In this context, China’s legislation of the border law can be understood in the context of two key aspects.

The first aspect concerns the constantly changing dynamics at the India-China border, which is increasingly becoming volatile. The Eastern Ladakh crisis that evolved into an 18-month-long border standoff between China and India has resulted into a stalemate. China’s quest toward changing the status quo along the LAC has been met with India calling for a reversion to the status quo ante.

Second, a de-escalation has not been achieved, in spite of the two sides agreeing to disengage in the north and south banks of the Pangong Lake in February, and in the Gogra area in August. Military talks are faced with a deadlock. The 13 rounds of talks have failed to make any significant improvements in China-India relations. Notably, the talks held on Oct. 11 highlighted the unfavorable and uncompromising reality of the border dispute. Contrary positions and lack of consensus only made the talks accusatory, wherein the Indian Army’s “constructive suggestions” was perceived by the Chinese People’s Liberation Army as “unreasonable and unrealistic“—thus, bringing the issue to square one. More strikingly, the disengagement process has also reached a stalemate, given Beijing’s reluctance to complete the stalled troop disengagement at Patrolling Point-15 in the Hot Springs-Gogra-Kongka La area—the pending issue that will be the key agenda for the forthcoming 14th round of military talks. Additionally, India also wants the restoration of patrolling rights in Charding Nullah Junction and Depsang Bulge, to which the PLA has displayed a belligerent attitude.

Instead of de-escalation, escalation is looming along the LAC as demonstrated by the rising security dilemma along the area, as both sides are engaged in heavy military build-up with sizable troops (estimated at 50,000 troops), with weaponry and support equipment deployed alongside the LAC, which raises the operational costs. For example, to combat any form of challenge posed by China, India has strengthened its firepower capabilities by deploying artillery guns such as the first K9 Vajra self-propelled howitzer in the Ladakh sector, in addition to main battle tanks, Akash air defense systems, quick-reaction surface-to-air missile systems, Igla-S air defense systems, Pinaka multi-barrel rocket launchers, and infantry-combat and high-mobility vehicles. On Oct. 27, in a show of force, India successfully test-fired Agni-V, a surface-to-surface intercontinental ballistic missile (ICBM) that forms the key component of India’s nuclear deterrence.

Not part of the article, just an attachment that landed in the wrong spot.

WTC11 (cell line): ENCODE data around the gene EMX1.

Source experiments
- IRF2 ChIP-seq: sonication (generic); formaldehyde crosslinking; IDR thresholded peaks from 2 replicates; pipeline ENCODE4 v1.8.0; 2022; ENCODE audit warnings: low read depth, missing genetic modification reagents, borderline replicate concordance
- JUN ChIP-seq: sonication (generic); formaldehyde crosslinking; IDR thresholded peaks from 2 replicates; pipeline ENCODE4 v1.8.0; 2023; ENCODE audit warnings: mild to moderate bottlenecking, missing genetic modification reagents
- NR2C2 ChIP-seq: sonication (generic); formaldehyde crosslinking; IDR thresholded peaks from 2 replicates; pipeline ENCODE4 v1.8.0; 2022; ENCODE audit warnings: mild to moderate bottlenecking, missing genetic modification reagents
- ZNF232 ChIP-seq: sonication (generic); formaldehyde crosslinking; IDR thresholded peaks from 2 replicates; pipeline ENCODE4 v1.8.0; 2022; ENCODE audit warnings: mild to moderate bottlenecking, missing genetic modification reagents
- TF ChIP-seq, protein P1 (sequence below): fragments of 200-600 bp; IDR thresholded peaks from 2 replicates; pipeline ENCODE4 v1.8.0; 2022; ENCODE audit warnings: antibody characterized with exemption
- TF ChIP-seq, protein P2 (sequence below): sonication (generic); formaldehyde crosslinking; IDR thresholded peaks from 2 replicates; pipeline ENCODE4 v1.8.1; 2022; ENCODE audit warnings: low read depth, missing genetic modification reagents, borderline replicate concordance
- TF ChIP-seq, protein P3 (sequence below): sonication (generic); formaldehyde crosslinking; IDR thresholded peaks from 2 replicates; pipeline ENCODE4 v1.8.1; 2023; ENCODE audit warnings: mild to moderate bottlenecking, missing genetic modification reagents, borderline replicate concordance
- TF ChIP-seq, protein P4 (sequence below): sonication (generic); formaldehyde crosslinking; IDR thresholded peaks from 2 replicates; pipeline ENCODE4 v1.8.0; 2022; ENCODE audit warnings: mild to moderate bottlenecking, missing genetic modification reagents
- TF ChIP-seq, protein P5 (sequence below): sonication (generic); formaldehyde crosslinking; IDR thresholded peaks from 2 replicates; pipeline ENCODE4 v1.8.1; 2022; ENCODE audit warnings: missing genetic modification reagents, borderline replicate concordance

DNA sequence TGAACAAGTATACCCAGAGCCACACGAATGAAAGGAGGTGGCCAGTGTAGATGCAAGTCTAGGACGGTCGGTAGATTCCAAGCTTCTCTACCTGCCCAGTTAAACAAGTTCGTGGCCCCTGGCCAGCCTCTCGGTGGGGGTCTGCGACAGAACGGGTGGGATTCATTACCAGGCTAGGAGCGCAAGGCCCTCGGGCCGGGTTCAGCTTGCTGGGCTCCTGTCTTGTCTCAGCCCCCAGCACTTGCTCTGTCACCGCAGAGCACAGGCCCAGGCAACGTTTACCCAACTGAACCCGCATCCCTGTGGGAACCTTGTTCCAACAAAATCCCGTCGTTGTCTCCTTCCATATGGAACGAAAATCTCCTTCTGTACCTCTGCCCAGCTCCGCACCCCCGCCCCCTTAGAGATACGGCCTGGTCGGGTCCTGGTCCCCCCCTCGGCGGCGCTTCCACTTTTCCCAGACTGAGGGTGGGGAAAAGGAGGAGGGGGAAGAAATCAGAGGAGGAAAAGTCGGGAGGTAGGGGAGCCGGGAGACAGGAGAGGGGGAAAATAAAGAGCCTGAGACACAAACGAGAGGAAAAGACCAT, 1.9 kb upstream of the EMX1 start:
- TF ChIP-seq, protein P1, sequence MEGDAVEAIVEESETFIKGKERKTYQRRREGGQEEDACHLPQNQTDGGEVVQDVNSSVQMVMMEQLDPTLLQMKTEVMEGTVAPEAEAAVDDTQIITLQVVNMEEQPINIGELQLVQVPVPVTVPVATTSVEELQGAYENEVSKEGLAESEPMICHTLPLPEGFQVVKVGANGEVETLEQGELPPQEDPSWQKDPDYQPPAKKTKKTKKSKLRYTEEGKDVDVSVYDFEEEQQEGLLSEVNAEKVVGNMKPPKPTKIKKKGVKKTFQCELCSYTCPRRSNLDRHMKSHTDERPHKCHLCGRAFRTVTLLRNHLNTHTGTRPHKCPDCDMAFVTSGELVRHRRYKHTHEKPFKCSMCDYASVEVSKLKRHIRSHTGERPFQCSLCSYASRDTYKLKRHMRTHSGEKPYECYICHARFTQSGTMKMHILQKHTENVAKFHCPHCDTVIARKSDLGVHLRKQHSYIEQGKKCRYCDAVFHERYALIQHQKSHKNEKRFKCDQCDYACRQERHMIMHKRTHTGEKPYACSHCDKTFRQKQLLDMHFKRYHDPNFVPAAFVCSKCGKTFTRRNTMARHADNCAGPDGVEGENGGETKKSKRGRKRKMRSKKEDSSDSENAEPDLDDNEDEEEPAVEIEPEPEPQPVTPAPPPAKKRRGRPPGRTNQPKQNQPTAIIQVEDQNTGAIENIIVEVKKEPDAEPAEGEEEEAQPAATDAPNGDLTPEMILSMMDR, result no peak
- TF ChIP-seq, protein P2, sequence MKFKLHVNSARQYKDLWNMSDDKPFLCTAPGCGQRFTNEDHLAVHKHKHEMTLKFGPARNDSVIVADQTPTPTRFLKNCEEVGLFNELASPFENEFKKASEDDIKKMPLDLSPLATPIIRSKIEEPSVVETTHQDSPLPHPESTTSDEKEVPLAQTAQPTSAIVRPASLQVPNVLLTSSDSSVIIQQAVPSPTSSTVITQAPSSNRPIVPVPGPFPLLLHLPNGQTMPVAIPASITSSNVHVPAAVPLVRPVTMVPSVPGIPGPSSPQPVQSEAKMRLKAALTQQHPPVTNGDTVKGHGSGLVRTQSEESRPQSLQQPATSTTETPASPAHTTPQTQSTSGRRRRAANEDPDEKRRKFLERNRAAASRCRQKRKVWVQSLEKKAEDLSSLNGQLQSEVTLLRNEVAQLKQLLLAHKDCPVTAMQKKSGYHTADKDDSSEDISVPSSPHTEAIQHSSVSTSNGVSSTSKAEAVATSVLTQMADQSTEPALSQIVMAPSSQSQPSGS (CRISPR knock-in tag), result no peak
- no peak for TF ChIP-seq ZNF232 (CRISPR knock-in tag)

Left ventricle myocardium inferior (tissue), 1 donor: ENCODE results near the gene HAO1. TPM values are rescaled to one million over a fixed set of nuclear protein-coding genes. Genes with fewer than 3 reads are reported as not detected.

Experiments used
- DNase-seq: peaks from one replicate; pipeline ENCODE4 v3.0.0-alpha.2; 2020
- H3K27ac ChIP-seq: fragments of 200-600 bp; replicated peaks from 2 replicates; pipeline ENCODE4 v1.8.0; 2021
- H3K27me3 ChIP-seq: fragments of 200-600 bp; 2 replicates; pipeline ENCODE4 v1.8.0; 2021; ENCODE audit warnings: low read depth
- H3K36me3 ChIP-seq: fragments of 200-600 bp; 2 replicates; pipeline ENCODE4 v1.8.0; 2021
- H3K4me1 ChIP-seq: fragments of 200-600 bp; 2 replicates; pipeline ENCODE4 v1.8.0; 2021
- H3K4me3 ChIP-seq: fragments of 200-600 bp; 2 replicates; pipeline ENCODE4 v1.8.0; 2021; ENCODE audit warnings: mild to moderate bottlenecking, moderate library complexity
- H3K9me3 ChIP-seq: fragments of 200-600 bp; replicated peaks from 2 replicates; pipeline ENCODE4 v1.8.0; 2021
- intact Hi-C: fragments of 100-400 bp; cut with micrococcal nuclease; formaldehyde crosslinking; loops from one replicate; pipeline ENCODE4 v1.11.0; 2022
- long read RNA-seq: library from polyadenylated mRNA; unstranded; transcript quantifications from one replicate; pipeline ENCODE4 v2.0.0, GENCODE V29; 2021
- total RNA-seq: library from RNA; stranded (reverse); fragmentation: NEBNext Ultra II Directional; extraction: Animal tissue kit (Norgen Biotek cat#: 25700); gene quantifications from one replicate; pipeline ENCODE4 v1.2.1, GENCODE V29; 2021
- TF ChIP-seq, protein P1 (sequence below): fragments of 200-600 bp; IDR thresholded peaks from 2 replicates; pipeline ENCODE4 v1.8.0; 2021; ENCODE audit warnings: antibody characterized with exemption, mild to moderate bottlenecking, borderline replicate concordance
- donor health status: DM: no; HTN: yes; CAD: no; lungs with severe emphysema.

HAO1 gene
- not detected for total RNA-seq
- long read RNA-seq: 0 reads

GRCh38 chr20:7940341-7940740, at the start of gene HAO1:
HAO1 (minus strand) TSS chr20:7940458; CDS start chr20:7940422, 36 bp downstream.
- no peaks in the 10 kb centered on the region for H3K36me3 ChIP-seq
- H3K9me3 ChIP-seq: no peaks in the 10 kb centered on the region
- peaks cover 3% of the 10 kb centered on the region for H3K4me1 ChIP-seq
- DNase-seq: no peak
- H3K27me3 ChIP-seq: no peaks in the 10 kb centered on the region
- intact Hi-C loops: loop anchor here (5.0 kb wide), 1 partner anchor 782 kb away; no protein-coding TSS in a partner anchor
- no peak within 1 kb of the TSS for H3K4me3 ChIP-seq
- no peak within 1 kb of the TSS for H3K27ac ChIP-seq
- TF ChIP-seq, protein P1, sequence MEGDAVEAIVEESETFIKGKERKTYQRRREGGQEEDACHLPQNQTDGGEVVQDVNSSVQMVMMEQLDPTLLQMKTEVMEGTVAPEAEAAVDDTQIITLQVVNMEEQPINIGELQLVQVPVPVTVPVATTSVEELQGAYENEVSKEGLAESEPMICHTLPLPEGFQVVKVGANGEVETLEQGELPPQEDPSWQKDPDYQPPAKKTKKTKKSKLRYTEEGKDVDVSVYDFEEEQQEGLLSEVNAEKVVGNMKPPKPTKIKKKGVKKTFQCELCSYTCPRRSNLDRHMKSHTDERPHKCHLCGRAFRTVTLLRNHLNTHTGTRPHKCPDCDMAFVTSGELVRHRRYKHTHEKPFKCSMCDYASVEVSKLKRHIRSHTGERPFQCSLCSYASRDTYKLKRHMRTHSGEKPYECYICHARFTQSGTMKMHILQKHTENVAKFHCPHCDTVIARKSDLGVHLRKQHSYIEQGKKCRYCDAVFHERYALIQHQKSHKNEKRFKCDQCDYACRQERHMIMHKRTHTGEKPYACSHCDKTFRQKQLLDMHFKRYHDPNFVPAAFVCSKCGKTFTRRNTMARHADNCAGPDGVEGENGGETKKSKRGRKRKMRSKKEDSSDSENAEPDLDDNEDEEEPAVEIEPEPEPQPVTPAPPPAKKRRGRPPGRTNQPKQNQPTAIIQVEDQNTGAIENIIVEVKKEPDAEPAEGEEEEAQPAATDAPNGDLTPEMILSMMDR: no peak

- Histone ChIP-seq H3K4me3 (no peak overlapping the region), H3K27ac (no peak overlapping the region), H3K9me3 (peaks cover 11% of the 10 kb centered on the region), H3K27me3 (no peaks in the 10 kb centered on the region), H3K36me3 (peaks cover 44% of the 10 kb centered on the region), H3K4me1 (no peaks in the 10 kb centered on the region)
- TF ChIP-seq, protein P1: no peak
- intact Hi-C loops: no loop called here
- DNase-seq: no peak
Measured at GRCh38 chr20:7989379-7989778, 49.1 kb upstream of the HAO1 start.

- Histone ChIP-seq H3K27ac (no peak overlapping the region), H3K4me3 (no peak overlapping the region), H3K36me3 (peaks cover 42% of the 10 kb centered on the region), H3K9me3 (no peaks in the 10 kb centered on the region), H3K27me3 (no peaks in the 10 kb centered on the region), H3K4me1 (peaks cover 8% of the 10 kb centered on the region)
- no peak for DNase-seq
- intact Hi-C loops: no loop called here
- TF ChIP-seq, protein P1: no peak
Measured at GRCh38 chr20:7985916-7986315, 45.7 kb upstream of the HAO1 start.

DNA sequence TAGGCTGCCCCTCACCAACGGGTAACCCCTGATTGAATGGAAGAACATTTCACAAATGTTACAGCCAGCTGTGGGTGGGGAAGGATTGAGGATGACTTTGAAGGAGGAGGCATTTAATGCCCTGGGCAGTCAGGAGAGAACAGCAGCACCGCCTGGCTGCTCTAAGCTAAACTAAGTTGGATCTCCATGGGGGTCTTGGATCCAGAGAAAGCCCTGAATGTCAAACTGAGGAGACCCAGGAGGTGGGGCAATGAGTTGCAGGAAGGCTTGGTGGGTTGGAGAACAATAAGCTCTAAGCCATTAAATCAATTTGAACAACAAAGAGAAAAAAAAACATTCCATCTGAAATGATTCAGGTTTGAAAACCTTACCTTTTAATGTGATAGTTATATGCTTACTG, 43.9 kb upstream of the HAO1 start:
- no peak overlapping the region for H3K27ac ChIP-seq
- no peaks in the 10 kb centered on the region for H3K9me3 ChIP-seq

Another issue is the Memorandum of Understanding (MoU) signed between China and Bhutan on a “Three Step Roadmap” for expediting China-Bhutan boundary negotiations. Against the tensions with India, the MoU with Bhutan paves the possibility for Beijing and Thimphu to reach some consensus on the demarcation of the border, and this may pave the path for their diplomatic ties. Against India’s wishes, China’s intentions will be to settle the boundary issue with Bhutan. Any form of compromise between Beijing and Thimphu will be detrimental for New Delhi. Thus, this brings into perspective China’s timing of extending an olive branch to Bhutan.

These two aspects help to make sense of China’s new border law that stipulates four key elements. First, China’s sovereignty and territorial integrity are “sacred and inviolable.” Second, Beijing will take measures to safeguard territorial integrity and land boundaries, and guard against and combat any act that undermines territorial sovereignty and land boundaries. Third, Beijing will take measures to strengthen border defense, support economic and social development as well as opening up in border areas. And finally, China will handle land border related-affairs with neighboring countries through negotiations to properly resolve disputes and longstanding border issues. Wherein, the first three sets of rules only apply to India and the fourth one applies to Bhutan. India’s “resolution” process has not only become difficult, but has also become dangerous. In this regard, China’s new border law can be argued as an offshoot of its three warfares strategy (psychological, media, and legal) that aims to break the opponent’s (India) will to fight without actual fighting. The border law acts as a non-kinetic measure to check India’s behavior along the border.

Thereby, the increasing lack of consensus over the 2,167-mile long disputed border that separates the jurisdiction of China and India’s respective armies has increasingly narrowed the room for any form of compromise—instead, compromise comes with costs. China’s new border law amid the ongoing border crisis only shows that concessions and negotiations are not an option on either side—making the “way forward” synonymous to “predicament.”

Views expressed in this article are the opinions of the author and do not necessarily reflect the views of The Epoch Times.


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Dr. Amrita Jash is an Assistant Professor at the Department of Geopolitics and International Relations, Manipal Academy of Higher Education (MAHE), Manipal-India. She has been a Pavate Fellow at the Department of POLIS, University of Cambridge. She holds a Ph.D. in Chinese studies from Jawaharlal Nehru University and authored the book “The Concept of Active Defence in China’s Military Strategy” (Pentagon Press, 2021).